- Transparency can clarify reciprocal expectations among stakeholders and facilitate organizational transformation.
- Trusting, honest and collaborative relationships with board members can help the management team to solve problems.
- Integrating diversity into a culture can yield points of view that help the organization better achieve its mission.
6. Using diversity as a means to betterment.
The leaders talked about using diversity to enrich culture and to provide points of view that help the organization better achieve its mission. For example, Dennis Murphy said Indiana University Health faced a core question after the passing of the Affordable Care Act of whether the organization should require patients eligible for Medicaid expansion to sign up.
The question came before the values committee of the board, which included a Methodist bishop, a federal judge, a health policy finance professor, and various other individuals representing different points of view from the perspectives of race, gender, life experience, geographic location and more. After discussing the question, they decided that if someone is eligible for Medicaid, the organization should facilitate enrollment to be good stewards of its resources.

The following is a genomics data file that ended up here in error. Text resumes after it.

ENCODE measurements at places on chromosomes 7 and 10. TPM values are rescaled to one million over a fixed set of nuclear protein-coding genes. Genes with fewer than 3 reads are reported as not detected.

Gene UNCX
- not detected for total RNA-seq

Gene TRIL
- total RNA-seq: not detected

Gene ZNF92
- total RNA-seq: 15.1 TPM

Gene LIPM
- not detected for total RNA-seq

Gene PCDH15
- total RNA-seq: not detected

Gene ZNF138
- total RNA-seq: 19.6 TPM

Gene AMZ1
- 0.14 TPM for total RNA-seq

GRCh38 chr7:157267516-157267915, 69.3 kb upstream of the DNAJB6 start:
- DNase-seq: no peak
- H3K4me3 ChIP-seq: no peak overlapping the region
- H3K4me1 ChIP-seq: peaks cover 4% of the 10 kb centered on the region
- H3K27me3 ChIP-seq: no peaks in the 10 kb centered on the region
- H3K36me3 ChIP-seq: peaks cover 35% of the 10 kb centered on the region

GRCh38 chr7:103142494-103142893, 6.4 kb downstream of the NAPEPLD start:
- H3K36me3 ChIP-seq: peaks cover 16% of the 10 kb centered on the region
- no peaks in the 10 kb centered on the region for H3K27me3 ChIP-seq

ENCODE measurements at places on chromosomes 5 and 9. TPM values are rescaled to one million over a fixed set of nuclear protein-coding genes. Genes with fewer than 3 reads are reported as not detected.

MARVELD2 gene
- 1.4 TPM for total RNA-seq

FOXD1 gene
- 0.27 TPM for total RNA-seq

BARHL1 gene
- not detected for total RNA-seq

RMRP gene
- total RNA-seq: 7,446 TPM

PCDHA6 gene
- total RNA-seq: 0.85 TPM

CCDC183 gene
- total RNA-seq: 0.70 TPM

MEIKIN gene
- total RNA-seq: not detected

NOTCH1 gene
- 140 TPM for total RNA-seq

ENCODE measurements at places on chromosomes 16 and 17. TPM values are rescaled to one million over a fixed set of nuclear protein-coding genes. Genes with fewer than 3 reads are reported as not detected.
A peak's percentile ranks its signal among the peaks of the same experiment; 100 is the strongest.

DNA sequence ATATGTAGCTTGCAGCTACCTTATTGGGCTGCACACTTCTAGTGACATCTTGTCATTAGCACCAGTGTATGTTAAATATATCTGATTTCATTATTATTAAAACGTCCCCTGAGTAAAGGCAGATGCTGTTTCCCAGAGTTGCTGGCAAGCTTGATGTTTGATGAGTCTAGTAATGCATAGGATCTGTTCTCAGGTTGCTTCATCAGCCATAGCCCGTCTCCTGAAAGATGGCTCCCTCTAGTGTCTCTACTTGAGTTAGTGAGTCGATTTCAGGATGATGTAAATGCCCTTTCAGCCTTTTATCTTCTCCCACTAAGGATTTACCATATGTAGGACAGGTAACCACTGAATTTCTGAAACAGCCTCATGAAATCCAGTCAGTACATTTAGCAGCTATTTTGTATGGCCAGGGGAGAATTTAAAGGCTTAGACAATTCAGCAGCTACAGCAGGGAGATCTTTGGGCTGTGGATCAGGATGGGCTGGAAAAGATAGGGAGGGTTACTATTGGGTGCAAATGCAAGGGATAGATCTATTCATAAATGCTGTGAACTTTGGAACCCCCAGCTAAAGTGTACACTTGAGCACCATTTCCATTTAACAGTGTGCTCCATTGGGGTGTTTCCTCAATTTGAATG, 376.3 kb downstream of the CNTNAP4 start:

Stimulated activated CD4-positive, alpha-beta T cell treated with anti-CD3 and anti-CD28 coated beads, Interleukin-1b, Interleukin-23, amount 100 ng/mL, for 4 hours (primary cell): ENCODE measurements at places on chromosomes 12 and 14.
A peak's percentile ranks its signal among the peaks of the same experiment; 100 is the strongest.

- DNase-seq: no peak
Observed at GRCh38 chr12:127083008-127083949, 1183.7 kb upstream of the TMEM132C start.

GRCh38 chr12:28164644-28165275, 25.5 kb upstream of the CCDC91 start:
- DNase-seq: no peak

Ganz said Cambia has recruited board members from industries that are “frankly, way ahead of health care in understanding how to serve individuals and delight them.” Board members include a Nike product and marketing executive, a long-time chief financial officer of Nordstrom, and the chief innovation officer for the Department of Health and Human Services during the Obama Administration.
Having the ability to integrate diversity into a culture can serve as a competitive advantage. “A large primary care practice with close to 30 primary care physicians recently joined us,” Virginia Mason’s Kaplan explained. “They were courted by most systems in our community with bigger, deeper pockets, but made the decision to join us because of our culture and values and the alignment. The role of the team, the way we think about teams, the role of the doctor, are all important.”
Next: How boards can partner with management and the community to strengthen cultures